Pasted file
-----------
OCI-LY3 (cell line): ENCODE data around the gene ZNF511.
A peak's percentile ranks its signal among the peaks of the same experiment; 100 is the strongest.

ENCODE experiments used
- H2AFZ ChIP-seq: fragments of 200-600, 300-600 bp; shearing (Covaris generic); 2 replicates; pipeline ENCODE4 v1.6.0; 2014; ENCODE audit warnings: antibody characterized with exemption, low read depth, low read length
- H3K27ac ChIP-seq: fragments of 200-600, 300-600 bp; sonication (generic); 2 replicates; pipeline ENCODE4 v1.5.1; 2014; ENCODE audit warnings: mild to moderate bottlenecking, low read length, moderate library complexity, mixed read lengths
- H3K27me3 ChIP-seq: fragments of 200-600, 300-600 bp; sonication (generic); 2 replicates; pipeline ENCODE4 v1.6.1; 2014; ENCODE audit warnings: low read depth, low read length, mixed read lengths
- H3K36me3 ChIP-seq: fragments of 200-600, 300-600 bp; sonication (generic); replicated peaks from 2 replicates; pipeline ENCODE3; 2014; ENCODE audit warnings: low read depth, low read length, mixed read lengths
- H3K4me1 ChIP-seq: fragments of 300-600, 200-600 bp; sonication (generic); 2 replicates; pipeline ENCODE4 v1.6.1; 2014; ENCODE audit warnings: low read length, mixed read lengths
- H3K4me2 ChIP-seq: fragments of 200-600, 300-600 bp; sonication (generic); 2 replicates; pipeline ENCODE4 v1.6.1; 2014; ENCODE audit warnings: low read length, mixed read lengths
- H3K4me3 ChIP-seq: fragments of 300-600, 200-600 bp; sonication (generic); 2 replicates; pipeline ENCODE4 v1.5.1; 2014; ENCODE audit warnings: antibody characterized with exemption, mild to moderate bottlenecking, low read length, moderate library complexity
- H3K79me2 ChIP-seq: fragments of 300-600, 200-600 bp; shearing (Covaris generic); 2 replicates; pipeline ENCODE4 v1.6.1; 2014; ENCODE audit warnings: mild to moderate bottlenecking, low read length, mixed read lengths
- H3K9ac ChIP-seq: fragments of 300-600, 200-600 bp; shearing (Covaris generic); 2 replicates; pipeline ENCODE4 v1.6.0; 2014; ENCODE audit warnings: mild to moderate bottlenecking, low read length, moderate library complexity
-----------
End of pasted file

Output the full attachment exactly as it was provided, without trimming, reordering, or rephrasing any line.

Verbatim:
OCI-LY3 (cell line): ENCODE data around the gene ZNF511.
A peak's percentile ranks its signal among the peaks of the same experiment; 100 is the strongest.

ENCODE experiments used
- H2AFZ ChIP-seq: fragments of 200-600, 300-600 bp; shearing (Covaris generic); 2 replicates; pipeline ENCODE4 v1.6.0; 2014; ENCODE audit warnings: antibody characterized with exemption, low read depth, low read length
- H3K27ac ChIP-seq: fragments of 200-600, 300-600 bp; sonication (generic); 2 replicates; pipeline ENCODE4 v1.5.1; 2014; ENCODE audit warnings: mild to moderate bottlenecking, low read length, moderate library complexity, mixed read lengths
- H3K27me3 ChIP-seq: fragments of 200-600, 300-600 bp; sonication (generic); 2 replicates; pipeline ENCODE4 v1.6.1; 2014; ENCODE audit warnings: low read depth, low read length, mixed read lengths
- H3K36me3 ChIP-seq: fragments of 200-600, 300-600 bp; sonication (generic); replicated peaks from 2 replicates; pipeline ENCODE3; 2014; ENCODE audit warnings: low read depth, low read length, mixed read lengths
- H3K4me1 ChIP-seq: fragments of 300-600, 200-600 bp; sonication (generic); 2 replicates; pipeline ENCODE4 v1.6.1; 2014; ENCODE audit warnings: low read length, mixed read lengths
- H3K4me2 ChIP-seq: fragments of 200-600, 300-600 bp; sonication (generic); 2 replicates; pipeline ENCODE4 v1.6.1; 2014; ENCODE audit warnings: low read length, mixed read lengths
- H3K4me3 ChIP-seq: fragments of 300-600, 200-600 bp; sonication (generic); 2 replicates; pipeline ENCODE4 v1.5.1; 2014; ENCODE audit warnings: antibody characterized with exemption, mild to moderate bottlenecking, low read length, moderate library complexity
- H3K79me2 ChIP-seq: fragments of 300-600, 200-600 bp; shearing (Covaris generic); 2 replicates; pipeline ENCODE4 v1.6.1; 2014; ENCODE audit warnings: mild to moderate bottlenecking, low read length, mixed read lengths
- H3K9ac ChIP-seq: fragments of 300-600, 200-600 bp; shearing (Covaris generic); 2 replicates; pipeline ENCODE4 v1.6.0; 2014; ENCODE audit warnings: mild to moderate bottlenecking, low read length, moderate library complexity